together with laboratory model for determining

the discharge coefficient of the rectangular

broad-crested side weir located on the

trapezoidal channel, they found that both

results of CFD and physical model showed that

Cd coefficient decreases with increasing values

of Fr and Cd coefficient increases with

increasing values of Re. (Hoseini S. H. 2014)

simulated the free surface flow over the

triangular broad-crested weir using FLOW 3D.

The simulation results were found in

reasonable agreement with experimental

observations. (Jalil, Shaker and Qasim, Jihan

2016) used FLOW-3D and HEC-RAS

software’s to predict the free surface profile of

Flow over Single-Step Broad- Crested Weir,

they found that HEC-RAS has limited ability to

produce curved profiles past vertical faces,

while FLOW-3D produced more accurate

results. (Al-Hashimi A. S. 2017) used Fluent

Software to compare four different turbulence

models accuracy in computing free surface

flow over broad crested weir and stepped weir

with rounded corner. Results are compared

with the experimental data and showed that the

predictions provided by the standard k–ε model

are closer to the experimental data, whereas

those obtained from the standard k–ω model

deviate the most. As found from literature

survey that the characteristics of flow over

broad crested weir along with the development

of CFD codes have attracted the attention of

many investigators. In this study, the flow

characteristics through Combined Pipe Culvert

and Broad Crested Weir were investigated

using ANSYS-CFX 14. The results of the

numerical model were compared with the

experimental data of (Othman K. Mohammed

2010).

2. THEORETICAL ANALYSIS

Computational Fluid Dynamics (CFD) involves

the solution of the equations of fluid flow (in a

special form) over a region of interest, with

specified (known) conditions on the boundary

of that region. The set of the governing

equations of fluid flow which are solved by

ANSYS-CFX are the Reynold average Navier-

Stokes equations. The governing equations of

continuity and momentum for incompressible

flow can be written as:

Where:

ρ = fluid density,

= average velocity in x

and y directions, x and y = space dimensions, t

= time, P = the pressure, µ =µo + µt , µo is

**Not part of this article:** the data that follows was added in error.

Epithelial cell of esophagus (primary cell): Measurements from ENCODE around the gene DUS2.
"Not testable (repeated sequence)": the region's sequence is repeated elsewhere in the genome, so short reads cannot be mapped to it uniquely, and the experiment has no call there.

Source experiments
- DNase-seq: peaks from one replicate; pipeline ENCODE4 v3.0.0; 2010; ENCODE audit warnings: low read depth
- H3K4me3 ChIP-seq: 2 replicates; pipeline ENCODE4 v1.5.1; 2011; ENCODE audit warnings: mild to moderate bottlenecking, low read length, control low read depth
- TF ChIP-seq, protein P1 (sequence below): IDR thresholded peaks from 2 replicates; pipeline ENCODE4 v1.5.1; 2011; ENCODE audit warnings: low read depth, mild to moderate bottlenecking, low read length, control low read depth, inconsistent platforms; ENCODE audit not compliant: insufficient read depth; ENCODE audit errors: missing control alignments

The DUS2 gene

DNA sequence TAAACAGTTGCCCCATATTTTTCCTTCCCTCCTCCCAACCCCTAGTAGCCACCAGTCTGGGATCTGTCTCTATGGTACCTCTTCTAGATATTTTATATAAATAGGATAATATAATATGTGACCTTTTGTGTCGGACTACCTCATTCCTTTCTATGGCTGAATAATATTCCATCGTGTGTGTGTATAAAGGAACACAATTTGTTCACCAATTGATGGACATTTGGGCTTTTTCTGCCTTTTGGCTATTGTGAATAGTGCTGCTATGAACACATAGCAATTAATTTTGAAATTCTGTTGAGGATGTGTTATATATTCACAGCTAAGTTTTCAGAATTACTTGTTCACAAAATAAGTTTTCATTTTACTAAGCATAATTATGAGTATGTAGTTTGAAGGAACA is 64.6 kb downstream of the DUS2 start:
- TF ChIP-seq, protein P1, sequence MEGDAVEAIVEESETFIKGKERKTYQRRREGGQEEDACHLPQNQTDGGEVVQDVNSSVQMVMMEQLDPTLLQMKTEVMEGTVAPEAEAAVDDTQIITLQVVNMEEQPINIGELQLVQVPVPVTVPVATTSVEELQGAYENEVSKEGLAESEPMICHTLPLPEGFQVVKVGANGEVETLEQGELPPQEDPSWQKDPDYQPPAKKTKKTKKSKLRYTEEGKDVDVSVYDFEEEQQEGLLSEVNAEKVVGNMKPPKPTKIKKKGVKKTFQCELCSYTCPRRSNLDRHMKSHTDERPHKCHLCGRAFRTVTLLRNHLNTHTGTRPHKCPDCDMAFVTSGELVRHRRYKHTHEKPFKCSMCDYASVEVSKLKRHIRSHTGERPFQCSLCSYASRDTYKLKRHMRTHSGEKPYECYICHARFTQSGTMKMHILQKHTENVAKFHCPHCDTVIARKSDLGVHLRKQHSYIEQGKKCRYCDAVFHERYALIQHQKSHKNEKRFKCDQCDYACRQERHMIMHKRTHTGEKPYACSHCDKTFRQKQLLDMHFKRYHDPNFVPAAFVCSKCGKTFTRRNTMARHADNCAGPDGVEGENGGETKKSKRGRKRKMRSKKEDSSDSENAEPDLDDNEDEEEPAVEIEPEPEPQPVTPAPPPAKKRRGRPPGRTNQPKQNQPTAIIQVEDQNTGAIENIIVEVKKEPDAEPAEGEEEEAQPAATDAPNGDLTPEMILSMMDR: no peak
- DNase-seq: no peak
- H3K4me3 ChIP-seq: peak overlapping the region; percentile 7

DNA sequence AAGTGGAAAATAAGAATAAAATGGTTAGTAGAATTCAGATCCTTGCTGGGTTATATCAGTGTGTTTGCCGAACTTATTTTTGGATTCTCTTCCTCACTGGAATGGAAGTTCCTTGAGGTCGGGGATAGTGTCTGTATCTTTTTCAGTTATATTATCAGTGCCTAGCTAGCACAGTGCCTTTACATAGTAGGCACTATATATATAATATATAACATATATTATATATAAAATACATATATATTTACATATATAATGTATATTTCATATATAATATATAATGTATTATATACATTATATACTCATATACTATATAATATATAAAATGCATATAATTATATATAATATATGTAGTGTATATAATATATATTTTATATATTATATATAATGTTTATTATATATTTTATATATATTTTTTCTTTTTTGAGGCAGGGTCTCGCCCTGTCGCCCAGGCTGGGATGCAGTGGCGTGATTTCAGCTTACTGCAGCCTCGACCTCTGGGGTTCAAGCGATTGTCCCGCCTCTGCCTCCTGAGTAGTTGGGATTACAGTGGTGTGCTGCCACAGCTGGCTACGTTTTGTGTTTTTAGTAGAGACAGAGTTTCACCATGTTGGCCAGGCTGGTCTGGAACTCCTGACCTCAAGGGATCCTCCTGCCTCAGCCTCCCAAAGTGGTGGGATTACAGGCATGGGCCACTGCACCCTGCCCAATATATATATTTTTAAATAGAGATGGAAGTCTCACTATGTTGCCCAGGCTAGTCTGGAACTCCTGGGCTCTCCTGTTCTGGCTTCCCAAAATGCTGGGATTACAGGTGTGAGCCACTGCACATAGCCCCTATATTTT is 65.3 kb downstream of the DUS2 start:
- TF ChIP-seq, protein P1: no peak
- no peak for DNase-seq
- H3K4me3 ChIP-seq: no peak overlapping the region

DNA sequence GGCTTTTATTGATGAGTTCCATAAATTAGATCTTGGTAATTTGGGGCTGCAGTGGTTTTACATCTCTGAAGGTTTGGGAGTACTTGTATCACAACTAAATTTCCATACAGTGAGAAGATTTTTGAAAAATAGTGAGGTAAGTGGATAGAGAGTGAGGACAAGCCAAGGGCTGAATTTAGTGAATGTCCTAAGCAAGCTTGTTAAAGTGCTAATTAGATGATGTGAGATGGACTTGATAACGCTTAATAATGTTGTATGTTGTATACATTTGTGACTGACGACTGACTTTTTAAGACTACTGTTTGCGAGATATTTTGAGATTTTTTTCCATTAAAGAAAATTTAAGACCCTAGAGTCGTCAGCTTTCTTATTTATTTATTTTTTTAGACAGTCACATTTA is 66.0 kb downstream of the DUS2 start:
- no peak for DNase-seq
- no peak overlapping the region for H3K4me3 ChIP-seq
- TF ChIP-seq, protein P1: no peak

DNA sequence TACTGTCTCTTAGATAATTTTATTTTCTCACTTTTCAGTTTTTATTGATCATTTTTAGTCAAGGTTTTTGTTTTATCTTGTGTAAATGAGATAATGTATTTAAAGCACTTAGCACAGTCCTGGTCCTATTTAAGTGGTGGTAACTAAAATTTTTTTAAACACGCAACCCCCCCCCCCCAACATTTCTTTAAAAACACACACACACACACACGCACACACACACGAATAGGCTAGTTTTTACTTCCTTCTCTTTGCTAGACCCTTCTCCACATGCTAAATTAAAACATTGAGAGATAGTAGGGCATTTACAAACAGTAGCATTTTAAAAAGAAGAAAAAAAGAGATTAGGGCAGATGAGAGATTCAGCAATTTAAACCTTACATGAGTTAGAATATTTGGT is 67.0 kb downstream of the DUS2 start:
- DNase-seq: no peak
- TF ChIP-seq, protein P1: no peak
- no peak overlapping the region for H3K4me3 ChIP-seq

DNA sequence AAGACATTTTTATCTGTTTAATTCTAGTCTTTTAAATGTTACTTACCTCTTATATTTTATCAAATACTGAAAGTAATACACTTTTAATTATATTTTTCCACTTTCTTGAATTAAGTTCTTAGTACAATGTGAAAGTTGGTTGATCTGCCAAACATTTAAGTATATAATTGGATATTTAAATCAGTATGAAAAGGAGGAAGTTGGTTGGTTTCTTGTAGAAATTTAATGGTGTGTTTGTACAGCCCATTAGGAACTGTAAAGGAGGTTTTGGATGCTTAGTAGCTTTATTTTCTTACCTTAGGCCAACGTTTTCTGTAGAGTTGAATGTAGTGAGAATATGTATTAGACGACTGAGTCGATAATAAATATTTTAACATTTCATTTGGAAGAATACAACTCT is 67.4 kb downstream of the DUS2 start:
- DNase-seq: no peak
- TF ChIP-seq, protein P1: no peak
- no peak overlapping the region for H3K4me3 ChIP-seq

dynamic viscosity and µt is turbulence

133 Mohammad O and Aziz Y /ZJPAS: 2018, 30(5): 131-139

viscosity, gi = acceleration due to gravity and

= the body force.

The suffices i and j indicate that the stress

component acts in the j-direction on a surface

normal to the i-direction. (Versteeg H. K. and

Malalasekera W. 2007)

ANSYS-CFX code uses finite volume method

to convert governing equations to algebraic

equation in order to be solved numerically. The

Naiver - Stokes equations with time average

velocity called Reynolds averaged Naiver –

Stokes (RANS) equations. since the Navier-

Stokes equations are non-linear, it is difficult to

solve them analytically especially for turbulent

flow. Because the size of the computational

cells should be smaller than the length scale of

the smallest turbulent this is impossible which

cannot be achieved in many cases (Versteeg H.

K. and Malalasekera W. 2007).

Turbulent models have been classified based

on the application of their design and number

of differential equations to create relation

between turbulence stresses and averaged rates

or their gradients. Among these models, two-

equations model for modeling turbulence with

RANS equations have been used, one-layer

model such as k – ε and (RNG) k – ε and two-

layer model such as shear stress transport

(SST).

2.1. Standard k – ε model:

This model expresses the turbulent

viscosity in terms of turbulent kinetic energy

(k) and its dissipation rate (ε). The following

two transport partial differential equations are

solved for the values of k and ε (Launder and

Spalding 1974):

The eddy viscosity µt is written as follows

Model constants: C1ε = 1.44, C2ε = 1.92, Cµ

=0.09, σk =1.0, and σε =1.3.

2.2. Renormalization Group (RNG) k – ε

model (Choudhury D. 1993):

The (RNG) k-ε turbulence model is derived

from the instantaneous Navier-Stokes

equations, from using a mathematical

technique called, “renormalization group"

(RNG) methods. The analytical derivation

results in a RNG model with constants

different from those in the standard k-ε model

and additional terms and functions in the

transport equations for k and ε.

134 Mohammad O and Aziz Y /ZJPAS: 2018, 30(5): 131-139

In above Equations, C1ε, C2ε, and Cµ are